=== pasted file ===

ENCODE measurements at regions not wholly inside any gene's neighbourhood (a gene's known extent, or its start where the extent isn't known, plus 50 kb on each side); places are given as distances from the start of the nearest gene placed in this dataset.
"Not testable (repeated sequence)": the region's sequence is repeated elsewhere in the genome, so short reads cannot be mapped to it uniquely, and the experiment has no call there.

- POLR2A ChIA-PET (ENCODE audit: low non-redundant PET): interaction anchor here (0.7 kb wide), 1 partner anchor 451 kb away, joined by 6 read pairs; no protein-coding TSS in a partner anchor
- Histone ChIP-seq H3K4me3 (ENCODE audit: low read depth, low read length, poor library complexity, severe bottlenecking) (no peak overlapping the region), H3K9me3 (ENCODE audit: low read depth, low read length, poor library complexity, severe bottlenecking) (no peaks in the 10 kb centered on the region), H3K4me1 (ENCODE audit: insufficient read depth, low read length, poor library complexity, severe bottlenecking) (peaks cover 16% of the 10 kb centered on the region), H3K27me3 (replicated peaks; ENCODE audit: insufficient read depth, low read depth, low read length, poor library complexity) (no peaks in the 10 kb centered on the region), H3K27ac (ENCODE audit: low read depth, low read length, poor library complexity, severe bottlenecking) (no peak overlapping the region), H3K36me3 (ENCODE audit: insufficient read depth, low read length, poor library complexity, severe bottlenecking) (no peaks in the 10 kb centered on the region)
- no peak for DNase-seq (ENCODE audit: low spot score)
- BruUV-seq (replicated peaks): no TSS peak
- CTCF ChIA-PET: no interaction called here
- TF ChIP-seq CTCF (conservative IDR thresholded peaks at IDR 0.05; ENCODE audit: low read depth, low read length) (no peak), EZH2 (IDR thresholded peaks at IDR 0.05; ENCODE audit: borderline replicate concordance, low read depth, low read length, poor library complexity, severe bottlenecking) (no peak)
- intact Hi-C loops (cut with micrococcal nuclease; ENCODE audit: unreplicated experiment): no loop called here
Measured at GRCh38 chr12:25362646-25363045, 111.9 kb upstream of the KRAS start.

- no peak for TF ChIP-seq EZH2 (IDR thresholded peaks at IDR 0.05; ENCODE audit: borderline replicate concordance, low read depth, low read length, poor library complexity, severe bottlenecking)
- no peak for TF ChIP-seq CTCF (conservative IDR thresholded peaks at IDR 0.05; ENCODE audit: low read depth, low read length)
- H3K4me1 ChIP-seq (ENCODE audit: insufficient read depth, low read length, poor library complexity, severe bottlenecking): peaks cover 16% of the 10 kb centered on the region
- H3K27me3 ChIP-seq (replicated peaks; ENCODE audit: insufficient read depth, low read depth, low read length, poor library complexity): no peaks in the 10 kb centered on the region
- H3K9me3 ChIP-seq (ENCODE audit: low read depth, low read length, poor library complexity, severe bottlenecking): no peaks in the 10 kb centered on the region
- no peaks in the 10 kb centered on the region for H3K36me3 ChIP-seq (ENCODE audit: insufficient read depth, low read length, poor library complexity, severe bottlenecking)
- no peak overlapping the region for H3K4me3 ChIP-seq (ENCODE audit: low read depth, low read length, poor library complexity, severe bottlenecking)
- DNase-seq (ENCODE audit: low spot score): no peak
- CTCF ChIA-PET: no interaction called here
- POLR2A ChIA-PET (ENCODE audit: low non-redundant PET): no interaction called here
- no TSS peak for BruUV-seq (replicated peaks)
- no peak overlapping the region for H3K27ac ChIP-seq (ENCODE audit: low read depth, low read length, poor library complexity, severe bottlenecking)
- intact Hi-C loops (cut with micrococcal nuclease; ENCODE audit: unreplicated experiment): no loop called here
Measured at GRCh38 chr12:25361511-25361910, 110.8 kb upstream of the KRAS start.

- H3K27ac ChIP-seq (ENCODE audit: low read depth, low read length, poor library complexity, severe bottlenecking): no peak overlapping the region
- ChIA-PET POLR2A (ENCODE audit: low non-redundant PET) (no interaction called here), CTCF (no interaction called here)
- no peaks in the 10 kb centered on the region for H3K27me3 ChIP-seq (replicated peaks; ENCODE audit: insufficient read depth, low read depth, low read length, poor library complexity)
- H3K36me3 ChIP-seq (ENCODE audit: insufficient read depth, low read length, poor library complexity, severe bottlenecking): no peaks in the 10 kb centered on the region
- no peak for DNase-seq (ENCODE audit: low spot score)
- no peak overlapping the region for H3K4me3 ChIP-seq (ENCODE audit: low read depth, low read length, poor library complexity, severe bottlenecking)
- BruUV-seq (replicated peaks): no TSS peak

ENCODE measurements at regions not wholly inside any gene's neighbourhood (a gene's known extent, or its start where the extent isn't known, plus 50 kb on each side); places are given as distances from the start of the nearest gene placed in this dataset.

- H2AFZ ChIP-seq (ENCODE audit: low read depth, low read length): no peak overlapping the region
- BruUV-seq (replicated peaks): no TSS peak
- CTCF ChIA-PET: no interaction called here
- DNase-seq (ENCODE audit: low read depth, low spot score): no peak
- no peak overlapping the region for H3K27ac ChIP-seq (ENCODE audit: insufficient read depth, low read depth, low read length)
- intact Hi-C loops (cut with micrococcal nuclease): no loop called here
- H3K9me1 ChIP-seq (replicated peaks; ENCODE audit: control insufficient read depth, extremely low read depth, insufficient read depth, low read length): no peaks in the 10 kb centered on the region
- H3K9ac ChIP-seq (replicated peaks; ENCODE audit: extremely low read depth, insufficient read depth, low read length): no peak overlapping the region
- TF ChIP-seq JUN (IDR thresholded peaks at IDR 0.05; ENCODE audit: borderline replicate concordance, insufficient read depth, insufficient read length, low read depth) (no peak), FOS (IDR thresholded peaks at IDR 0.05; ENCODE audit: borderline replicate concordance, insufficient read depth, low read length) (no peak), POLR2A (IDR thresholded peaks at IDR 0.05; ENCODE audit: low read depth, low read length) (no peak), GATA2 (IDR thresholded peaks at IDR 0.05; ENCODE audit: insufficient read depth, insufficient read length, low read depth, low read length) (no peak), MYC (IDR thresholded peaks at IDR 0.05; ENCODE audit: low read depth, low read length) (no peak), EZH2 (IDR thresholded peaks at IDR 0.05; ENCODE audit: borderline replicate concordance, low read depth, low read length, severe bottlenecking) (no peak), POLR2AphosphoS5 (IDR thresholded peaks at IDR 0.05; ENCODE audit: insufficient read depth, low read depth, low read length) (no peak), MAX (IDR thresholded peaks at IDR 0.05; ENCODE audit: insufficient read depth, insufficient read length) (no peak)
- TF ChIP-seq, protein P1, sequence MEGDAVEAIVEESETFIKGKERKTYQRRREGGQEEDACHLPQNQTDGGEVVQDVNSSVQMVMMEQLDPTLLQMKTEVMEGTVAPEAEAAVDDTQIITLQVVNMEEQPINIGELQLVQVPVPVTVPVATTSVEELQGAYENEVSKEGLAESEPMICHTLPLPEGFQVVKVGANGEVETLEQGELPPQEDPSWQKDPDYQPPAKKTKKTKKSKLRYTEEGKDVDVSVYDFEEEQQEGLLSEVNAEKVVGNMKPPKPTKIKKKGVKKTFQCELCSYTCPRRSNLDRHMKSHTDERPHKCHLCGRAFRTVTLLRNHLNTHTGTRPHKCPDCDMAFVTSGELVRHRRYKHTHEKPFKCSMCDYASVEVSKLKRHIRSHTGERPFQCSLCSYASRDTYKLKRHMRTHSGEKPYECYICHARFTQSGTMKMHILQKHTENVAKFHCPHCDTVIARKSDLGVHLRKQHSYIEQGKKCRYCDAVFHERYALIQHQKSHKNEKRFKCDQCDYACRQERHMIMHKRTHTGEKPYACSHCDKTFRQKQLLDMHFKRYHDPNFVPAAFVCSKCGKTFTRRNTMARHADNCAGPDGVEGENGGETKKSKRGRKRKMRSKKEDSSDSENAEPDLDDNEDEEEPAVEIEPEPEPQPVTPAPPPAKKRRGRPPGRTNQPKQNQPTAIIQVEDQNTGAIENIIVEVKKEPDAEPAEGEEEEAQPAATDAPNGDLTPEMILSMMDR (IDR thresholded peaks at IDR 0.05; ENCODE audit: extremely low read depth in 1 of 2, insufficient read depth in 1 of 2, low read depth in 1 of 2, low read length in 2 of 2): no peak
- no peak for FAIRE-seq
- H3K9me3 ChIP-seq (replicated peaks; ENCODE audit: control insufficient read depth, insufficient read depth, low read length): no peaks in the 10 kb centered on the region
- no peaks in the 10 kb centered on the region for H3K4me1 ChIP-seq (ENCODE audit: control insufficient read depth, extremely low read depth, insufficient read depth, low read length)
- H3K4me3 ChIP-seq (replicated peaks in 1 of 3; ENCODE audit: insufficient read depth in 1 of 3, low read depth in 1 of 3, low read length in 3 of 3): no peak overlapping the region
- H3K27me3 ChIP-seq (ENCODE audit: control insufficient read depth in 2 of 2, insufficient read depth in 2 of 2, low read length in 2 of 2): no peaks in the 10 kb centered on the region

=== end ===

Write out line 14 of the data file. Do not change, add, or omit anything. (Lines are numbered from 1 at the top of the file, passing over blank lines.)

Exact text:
- H3K27me3 ChIP-seq (replicated peaks; ENCODE audit: insufficient read depth, low read depth, low read length, poor library complexity): no peaks in the 10 kb centered on the region